Anxiety and meltdowns

This past week has been a rather arduous one, with a lot of meetings, running on differing time zones, different recruiter and parent and subsidiary companies, none of which are clearly identifiable. All of which lead to a huge increase in my anxiety levels and my general feeling of frustration, confusion and anxiety that I might inadvertently miss something. This lead to a major meltdown on Wednesday, plans being cancelled and several people told where to get off. As I have mentioned earlier, this behaviour is not intentional, it’s not something I have a lot of control over, it just feels like the pressure inside of me is too great and that something needs to give, in order to relieve that pressure. I also felt utterly drained and despondent and was probably in bed before 7pm.

Thursday, I handled it a little better. I simply opted to re-prioritise and re-schedule things which were too much for the following morning. I then decided that my mental health was more important for the afternoon and went and did something which makes me happy; I rode my bike.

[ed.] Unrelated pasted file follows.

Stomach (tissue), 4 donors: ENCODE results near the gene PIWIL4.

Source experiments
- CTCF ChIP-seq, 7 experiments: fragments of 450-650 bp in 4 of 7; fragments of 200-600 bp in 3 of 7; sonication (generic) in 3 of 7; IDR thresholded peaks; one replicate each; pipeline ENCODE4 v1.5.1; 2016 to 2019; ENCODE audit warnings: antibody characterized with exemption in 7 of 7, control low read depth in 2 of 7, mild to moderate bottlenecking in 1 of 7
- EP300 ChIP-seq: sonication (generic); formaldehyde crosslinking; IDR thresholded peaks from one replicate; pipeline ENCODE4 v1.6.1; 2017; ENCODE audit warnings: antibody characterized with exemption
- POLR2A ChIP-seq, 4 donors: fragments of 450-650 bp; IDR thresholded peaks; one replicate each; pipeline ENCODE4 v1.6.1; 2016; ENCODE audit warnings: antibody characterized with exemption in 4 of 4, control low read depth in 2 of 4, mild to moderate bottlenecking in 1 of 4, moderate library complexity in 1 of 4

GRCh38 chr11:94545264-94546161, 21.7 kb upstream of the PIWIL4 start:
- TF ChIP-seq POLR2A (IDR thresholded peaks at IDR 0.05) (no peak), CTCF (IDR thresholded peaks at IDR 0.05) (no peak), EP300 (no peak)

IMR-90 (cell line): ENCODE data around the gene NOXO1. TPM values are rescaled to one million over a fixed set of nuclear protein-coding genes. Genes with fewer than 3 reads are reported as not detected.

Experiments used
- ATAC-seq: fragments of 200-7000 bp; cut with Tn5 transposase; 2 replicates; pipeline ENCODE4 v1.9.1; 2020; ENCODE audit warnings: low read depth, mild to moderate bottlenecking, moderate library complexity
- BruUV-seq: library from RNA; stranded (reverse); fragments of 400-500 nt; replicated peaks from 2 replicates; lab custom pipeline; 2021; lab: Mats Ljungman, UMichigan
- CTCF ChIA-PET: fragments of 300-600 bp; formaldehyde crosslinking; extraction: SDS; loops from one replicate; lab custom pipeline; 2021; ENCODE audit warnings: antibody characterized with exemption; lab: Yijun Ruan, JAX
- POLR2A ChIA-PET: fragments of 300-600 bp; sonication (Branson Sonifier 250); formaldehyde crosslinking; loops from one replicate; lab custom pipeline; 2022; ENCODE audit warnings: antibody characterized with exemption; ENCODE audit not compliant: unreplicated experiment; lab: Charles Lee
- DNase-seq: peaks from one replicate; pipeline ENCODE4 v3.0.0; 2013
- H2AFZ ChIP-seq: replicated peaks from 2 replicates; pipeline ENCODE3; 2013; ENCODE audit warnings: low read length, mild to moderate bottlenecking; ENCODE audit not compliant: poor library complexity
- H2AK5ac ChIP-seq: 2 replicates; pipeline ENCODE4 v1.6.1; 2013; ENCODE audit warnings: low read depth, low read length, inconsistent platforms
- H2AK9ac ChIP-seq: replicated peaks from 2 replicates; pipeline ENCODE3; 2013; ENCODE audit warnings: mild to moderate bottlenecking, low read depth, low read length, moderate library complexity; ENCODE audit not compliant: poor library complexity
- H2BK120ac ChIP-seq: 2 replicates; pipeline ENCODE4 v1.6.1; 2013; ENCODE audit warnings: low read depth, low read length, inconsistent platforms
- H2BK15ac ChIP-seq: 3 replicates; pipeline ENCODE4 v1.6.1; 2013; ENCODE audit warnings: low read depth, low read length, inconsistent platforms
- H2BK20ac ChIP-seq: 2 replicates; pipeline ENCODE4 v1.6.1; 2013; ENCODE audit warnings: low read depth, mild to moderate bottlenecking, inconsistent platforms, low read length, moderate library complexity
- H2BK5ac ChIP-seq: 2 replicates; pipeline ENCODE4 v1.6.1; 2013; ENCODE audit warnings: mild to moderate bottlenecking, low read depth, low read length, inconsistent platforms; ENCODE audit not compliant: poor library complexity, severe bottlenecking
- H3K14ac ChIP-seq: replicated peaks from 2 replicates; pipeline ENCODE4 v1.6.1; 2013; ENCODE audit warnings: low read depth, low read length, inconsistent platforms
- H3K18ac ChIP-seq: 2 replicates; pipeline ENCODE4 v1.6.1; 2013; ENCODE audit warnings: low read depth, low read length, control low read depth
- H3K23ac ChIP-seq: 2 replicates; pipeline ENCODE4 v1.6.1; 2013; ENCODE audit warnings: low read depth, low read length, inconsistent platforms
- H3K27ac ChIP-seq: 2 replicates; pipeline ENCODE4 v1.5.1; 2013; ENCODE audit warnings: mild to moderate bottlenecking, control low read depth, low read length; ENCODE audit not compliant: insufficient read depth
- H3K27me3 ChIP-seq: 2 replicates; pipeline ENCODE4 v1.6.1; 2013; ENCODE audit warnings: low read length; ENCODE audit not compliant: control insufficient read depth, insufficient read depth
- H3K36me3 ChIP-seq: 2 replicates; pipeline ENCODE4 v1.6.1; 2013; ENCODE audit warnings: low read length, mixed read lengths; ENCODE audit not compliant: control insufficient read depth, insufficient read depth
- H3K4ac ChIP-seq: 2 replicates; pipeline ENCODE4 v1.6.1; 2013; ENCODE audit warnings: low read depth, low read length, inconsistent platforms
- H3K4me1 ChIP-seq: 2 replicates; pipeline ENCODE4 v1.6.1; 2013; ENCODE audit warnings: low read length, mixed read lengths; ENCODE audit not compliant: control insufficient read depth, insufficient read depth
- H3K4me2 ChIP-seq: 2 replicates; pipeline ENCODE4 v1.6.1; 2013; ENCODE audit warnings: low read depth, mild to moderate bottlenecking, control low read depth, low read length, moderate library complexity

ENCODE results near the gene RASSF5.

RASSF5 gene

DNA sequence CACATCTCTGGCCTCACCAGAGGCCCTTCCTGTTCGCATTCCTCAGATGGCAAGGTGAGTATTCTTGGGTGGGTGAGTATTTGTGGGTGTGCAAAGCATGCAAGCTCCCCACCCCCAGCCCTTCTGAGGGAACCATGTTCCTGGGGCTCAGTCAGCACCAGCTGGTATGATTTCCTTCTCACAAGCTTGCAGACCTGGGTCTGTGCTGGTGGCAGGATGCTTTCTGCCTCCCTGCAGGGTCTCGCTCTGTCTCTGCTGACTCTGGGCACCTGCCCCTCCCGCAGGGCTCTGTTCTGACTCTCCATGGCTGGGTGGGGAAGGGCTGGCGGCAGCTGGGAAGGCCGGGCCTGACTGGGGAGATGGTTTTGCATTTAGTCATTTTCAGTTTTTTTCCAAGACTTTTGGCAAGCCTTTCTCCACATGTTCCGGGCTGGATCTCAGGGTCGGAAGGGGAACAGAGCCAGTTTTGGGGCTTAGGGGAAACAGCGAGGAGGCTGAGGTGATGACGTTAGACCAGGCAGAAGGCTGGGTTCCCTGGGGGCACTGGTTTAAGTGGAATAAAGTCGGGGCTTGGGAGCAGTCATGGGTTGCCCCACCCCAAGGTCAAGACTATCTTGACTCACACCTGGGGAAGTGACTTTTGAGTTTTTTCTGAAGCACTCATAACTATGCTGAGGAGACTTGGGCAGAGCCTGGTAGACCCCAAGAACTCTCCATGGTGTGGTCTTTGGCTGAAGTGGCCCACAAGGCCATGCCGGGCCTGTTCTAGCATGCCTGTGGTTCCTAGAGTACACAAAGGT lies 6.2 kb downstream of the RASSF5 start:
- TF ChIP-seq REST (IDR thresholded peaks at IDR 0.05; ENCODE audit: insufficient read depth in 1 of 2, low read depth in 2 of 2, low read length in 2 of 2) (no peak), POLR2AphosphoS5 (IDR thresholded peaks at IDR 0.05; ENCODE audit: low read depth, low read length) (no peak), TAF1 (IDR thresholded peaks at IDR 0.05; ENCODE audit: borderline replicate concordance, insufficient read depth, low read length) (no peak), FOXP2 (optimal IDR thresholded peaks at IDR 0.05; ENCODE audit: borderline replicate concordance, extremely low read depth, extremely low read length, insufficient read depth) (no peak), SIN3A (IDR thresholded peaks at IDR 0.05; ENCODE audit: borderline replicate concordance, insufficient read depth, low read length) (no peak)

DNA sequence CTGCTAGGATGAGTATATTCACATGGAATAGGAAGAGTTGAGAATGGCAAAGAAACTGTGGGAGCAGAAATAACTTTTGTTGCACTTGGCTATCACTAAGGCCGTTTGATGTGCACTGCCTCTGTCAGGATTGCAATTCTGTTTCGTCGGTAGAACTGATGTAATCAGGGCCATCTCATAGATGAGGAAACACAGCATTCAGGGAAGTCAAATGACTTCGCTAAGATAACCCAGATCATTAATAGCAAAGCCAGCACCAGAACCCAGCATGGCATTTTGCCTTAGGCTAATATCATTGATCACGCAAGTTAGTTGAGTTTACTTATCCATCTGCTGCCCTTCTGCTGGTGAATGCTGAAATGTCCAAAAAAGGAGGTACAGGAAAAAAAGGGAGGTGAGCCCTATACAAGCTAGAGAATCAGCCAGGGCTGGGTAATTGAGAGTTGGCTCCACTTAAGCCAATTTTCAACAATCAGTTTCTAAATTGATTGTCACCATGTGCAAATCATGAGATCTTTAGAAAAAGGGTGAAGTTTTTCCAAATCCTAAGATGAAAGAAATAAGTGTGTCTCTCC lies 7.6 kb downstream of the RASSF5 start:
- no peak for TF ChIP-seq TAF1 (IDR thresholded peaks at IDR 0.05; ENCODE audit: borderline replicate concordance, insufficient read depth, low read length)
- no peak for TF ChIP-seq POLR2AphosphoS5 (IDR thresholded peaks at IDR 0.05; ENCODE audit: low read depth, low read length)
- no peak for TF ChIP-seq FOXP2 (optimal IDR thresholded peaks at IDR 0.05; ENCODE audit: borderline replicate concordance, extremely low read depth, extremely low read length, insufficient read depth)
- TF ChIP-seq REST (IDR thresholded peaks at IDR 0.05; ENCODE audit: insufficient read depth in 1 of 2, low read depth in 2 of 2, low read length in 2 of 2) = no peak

Friday, I coped a lot better, partially because I spent some time on Thursday starting to organise a plan for the following day and as such, the day went without incident and feel productive.

I think that the fact is that I can longer live on my nerves, it’s not healthy. I must also remember that there are people around me who will listen on those lousy days (although sometimes, they keep differing hours – consider that Friday started at 5am!) I’m also reading and trying to educate myself as much as possible about ASD and to find ways to cope and conduct myself with minimal impact upon my life and the lives of those around me. It’s also important for me to remember that my obsessions often bring me great satisfaction and happiness and this should not be forgotten.

Thought for the day: There is a plan… Some things I can control, some things I can only influence and some are in the lap of the Gods. 

Sunday Social Ride

Stress and autism

Further information on stress and ASD

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